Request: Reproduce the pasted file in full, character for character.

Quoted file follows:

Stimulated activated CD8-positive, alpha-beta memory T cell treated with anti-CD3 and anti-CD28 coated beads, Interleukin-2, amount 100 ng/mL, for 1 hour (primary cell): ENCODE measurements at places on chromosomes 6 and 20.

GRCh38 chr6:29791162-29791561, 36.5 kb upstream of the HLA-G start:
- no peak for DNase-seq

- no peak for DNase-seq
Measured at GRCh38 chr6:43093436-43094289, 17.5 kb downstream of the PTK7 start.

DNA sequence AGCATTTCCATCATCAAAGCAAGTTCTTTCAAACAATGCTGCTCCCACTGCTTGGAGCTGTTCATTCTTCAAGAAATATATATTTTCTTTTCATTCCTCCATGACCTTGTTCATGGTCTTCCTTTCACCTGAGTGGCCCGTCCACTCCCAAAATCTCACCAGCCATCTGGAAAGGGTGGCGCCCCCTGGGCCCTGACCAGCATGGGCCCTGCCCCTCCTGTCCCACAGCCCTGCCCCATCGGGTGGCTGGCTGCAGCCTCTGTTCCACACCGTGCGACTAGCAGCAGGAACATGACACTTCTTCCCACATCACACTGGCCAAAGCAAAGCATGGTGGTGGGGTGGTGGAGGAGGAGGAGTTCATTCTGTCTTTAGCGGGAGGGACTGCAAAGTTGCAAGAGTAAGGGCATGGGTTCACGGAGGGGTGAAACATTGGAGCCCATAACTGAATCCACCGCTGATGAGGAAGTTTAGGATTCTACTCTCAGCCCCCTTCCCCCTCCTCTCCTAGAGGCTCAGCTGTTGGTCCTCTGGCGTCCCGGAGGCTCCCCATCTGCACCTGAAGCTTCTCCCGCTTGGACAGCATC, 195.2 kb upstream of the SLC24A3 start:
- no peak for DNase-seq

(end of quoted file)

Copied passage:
Stimulated activated CD8-positive, alpha-beta memory T cell treated with anti-CD3 and anti-CD28 coated beads, Interleukin-2, amount 100 ng/mL, for 1 hour (primary cell): ENCODE measurements at places on chromosomes 6 and 20.

GRCh38 chr6:29791162-29791561, 36.5 kb upstream of the HLA-G start:
- no peak for DNase-seq

- no peak for DNase-seq
Measured at GRCh38 chr6:43093436-43094289, 17.5 kb downstream of the PTK7 start.

DNA sequence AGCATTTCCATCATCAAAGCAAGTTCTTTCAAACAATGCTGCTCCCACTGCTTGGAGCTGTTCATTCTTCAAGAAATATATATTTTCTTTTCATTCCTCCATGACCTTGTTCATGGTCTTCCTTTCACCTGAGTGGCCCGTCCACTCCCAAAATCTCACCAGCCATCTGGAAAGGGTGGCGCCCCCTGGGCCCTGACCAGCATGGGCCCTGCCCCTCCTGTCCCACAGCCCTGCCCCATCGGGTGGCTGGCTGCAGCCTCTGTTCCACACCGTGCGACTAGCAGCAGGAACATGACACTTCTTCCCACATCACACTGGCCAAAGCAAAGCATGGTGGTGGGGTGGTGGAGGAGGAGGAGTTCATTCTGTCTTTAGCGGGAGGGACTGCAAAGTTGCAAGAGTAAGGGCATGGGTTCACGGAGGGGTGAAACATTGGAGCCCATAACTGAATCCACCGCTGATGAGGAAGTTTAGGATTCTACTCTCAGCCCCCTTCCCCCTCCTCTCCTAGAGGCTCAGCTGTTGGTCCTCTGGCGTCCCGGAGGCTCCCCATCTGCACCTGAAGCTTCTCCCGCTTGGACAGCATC, 195.2 kb upstream of the SLC24A3 start:
- no peak for DNase-seq